Facial attractiveness is influenced by various personal and environmental factors. The present study investigated whether the gender environment surrounding observers affected facial attractiveness judgments. Students at single-gender (58 females) and mixed-gender (59 males and 46 females) universities participated in the experiment. Each of 15 male or female faces was morphed, respectively, with a female or male averaged face derived from the other 14 female and male faces, resulting in feminized and masculinized faces. Observers were simultaneously presented with one masculinized and one feminized morphed face and asked to judge which was more attractive. The results showed that students at a women's university judged feminized male faces as significantly more attractive than did students in a coeducational university. The present findings suggest that adaptation to female faces in a single-gender environment increases the processing fluency of female faces, therefore inducing higher preference.
This research note reviews experimental methods to elucidate the visual processing underlying material perception, and considers how to generate experimental stimuli of three-dimensional shapes for the experiments. For generation of a computer graphics image of a three-dimensional object, it has been widely known that its shape features can affect the material appearance of the object. However, it is not established how to systematically control the shape features to investigate the effect. Here we suggest to utilize texture synthesis algorithms. Specifically, we used a height map of a three-dimensional object as a source image, and synthesized a novel height map by using a texture synthesis algorithm. We tested three algorithms to generate the height maps; i) synthesis based on image statistics, ii) example-based synthesis, and iii) synthesis using a convolutional neural network. We discuss how effective the texture synthesis algorithms are to investigate the effect of the shape features on the material perception.
When we look at an object such as a sphere or a cylinder, we often perceive a solid object as being three-dimensional and filled with a medium, even if we can only see its frontal surface. This is known as volume perception, which was originally discovered by observing illusory object perception associated with binocular viewing. Following this investigation, “binocularly unpaired regions” or “gradually appearing and disappearing parts” were found to play important roles in volume perception. In addition, transparent volumetric illusory object perception in which an enclosed partial space is filled with a transparent medium was also discovered; however, the perceptual mechanisms are not yet clear. This article describes the volume perception research that has been conducted to date.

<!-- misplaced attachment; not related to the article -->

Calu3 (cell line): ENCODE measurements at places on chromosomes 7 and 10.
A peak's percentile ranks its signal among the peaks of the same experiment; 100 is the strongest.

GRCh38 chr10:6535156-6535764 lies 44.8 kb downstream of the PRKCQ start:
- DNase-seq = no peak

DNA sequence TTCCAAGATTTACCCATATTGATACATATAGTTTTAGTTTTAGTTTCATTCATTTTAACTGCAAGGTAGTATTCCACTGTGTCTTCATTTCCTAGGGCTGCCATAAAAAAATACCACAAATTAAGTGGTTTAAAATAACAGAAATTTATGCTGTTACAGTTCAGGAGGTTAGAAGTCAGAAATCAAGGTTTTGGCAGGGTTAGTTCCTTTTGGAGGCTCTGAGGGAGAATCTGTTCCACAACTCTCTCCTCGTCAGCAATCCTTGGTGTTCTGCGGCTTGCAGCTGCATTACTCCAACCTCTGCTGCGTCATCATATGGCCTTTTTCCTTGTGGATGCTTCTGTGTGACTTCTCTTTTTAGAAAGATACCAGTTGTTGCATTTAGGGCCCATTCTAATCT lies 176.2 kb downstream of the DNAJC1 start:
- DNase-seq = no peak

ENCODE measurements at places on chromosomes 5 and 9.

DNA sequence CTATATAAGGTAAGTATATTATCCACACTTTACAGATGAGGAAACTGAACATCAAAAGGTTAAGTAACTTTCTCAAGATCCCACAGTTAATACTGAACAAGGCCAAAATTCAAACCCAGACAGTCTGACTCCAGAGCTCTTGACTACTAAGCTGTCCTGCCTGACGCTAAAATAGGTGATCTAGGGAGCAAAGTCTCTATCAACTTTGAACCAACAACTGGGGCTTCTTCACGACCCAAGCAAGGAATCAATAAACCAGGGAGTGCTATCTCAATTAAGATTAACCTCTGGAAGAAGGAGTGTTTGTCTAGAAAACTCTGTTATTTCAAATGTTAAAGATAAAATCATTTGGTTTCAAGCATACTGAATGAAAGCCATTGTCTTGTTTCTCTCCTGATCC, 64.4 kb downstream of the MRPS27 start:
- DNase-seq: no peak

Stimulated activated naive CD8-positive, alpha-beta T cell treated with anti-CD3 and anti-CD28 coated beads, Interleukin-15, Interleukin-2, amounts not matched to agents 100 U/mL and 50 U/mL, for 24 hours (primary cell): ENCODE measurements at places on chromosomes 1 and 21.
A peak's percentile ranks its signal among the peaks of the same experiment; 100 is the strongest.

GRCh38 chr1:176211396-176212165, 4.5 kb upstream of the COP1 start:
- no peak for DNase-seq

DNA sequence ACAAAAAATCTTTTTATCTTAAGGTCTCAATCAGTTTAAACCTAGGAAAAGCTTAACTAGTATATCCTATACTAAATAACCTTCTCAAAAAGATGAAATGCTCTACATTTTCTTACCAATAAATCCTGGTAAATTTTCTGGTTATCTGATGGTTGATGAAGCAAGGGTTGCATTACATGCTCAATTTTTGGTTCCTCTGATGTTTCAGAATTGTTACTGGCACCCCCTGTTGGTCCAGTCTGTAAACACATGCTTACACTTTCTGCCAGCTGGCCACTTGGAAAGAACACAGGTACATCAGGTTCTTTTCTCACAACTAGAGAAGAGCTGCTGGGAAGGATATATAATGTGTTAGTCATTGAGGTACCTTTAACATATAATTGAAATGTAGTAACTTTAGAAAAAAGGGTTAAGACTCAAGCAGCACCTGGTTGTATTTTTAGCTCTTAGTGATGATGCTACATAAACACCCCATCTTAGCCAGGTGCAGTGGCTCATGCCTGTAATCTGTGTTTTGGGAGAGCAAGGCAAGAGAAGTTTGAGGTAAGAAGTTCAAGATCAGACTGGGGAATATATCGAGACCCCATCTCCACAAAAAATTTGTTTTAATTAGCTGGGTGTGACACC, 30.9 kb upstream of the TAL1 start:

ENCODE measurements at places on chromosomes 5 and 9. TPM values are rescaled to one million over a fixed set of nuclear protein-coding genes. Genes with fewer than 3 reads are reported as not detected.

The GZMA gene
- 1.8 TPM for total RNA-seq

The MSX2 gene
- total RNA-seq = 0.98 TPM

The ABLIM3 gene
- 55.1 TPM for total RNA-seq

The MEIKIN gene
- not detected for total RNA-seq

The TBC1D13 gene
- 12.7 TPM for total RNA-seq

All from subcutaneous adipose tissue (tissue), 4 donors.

Time-varying patterns such as flickering lights can cause discomfort and induce seizures in photosensitive observers. An understanding of the temporal characteristics of visual discomfort is therefore important from both scientific and practical viewpoints. The purpose of this paper is to review existing studies on the impact of temporal characteristics on discomfort. Two related factors have been suggested as predictors of discomfort caused by time-varying patterns: (1) excessive contrast energy at the medium temporal frequencies to which the visual system is generally most sensitive, and (2) temporal deviations from the natural (1/f ) statistical characteristic. These effects mirror the visual discomfort caused by spatial patterns, in some ways but not all. The interaction between spatial and temporal parameters needs to be investigated to clarify the factors underlying visual discomfort.